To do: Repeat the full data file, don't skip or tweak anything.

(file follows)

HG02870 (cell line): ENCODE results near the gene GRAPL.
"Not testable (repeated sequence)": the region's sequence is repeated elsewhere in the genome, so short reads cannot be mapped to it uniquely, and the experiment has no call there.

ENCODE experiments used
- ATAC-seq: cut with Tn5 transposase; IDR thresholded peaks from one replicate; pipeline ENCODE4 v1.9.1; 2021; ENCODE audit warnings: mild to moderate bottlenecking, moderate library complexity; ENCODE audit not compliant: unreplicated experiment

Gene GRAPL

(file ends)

HG02870 (cell line): ENCODE results near the gene GRAPL.
"Not testable (repeated sequence)": the region's sequence is repeated elsewhere in the genome, so short reads cannot be mapped to it uniquely, and the experiment has no call there.

ENCODE experiments used
- ATAC-seq: cut with Tn5 transposase; IDR thresholded peaks from one replicate; pipeline ENCODE4 v1.9.1; 2021; ENCODE audit warnings: mild to moderate bottlenecking, moderate library complexity; ENCODE audit not compliant: unreplicated experiment

Gene GRAPL